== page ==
How coal power increases infant mortality1 min read . Updated: 17 Dec 2019, 10:38 PM IST
Emissions from coal-based power plants can prove fatal for infants, finds a new study
More than 70% of India’s power generation comes from coal, a dependence that comes with serious health consequences, according to research. In a study, Geoffrey Barrows of the École Polytechnique and others find that the expansion of coal-based power generation can have adverse effects on infant mortality through increased pollution levels in the form of nitrogen dioxide (NO2).
Coal power plants are responsible for around 60% of NO2 emissions in the country, according to their estimates. The researchers use gridded pollution data between 1996-2015 and district-level infant mortality rates to show that the expansion of coal power generation in India has increased infant mortality significantly. Specifically, they show that 1 gigawatt (GW) rise in coal power generation capacity increases NO2 levels by 7.6% and, consequently, infant mortality by 14%. In contrast, a similar increase in power capacity in the US results in only a 4.8% increase in infant mortality. The authors attribute the difference to the technology used in Indian plants, higher baseline pollution and the type of coal used in India. When compared to imported coal, Indian coal has higher ash content and releases more pollutants. The authors, therefore, caution against the new policy of the Indian government to place curbs on imported coal.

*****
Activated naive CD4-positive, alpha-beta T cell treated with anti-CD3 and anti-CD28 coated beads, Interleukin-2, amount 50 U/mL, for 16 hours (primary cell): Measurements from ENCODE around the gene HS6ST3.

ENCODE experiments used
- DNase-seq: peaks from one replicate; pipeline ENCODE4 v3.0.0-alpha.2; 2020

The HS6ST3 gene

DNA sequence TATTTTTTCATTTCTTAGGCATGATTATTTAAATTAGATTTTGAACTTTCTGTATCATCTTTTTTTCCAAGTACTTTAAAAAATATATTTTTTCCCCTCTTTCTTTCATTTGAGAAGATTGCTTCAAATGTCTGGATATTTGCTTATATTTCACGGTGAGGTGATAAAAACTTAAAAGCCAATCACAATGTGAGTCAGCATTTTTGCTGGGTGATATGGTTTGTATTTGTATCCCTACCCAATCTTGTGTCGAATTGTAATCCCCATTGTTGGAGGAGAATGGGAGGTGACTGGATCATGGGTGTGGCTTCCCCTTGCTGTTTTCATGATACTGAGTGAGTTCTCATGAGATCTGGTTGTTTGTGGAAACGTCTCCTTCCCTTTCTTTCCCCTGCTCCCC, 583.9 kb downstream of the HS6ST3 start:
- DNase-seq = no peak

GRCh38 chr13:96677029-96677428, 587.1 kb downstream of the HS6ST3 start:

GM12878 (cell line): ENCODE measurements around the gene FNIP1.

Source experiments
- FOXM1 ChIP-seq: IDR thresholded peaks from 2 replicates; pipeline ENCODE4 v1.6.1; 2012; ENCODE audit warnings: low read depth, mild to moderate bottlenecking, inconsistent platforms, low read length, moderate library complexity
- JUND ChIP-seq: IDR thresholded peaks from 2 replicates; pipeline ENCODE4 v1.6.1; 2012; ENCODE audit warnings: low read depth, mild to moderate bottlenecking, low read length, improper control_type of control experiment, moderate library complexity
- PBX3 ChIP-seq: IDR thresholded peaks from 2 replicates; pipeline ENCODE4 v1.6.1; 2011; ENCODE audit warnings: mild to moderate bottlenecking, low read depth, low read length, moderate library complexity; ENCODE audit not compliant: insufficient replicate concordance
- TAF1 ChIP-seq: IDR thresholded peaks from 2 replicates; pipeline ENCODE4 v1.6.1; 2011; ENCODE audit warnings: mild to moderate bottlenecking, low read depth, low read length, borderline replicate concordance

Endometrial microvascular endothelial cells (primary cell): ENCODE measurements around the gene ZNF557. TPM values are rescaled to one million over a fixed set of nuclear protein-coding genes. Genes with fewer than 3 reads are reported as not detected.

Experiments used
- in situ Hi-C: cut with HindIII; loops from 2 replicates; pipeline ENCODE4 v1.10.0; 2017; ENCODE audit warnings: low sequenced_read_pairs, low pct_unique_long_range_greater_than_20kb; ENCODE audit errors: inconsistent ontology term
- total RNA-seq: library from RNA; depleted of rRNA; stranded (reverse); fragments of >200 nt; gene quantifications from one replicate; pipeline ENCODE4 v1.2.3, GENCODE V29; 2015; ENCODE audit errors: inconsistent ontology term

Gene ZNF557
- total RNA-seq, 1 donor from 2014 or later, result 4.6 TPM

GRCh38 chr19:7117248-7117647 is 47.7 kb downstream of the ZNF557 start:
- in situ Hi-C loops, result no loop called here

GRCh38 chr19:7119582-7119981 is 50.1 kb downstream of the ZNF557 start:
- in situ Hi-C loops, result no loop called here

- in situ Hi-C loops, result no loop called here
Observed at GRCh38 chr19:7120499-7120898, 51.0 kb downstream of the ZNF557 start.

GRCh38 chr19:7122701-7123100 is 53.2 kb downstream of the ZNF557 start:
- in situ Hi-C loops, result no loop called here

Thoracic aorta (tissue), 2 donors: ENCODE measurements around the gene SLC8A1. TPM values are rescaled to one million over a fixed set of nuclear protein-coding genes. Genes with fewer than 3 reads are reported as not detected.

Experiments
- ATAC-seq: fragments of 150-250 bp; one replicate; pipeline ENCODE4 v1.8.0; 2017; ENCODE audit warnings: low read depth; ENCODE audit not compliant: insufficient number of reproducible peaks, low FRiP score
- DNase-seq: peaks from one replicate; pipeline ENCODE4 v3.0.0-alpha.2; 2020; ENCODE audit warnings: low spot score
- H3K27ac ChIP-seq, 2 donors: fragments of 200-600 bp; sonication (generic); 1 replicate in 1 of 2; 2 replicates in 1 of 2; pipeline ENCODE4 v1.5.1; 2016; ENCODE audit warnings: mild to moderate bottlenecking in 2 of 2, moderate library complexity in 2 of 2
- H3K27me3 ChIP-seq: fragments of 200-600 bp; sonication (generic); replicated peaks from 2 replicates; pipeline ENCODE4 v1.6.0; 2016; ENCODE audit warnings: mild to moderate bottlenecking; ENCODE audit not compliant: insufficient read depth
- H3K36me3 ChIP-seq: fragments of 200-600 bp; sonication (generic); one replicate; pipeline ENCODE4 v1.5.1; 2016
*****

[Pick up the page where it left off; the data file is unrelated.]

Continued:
They also find that cities are more vulnerable to the effects of coal-burning as these are areas with higher pollution levels and older coal-fired power plants. Taken together, the authors estimate that the health costs of coal power plants outweigh any local economic benefits. Much of the power produced in plants is transmitted elsewhere. They say environmental regulations need to target the use of domestic coal and older plants located in polluted areas.
Snap Fact features new and interesting reads from the world of research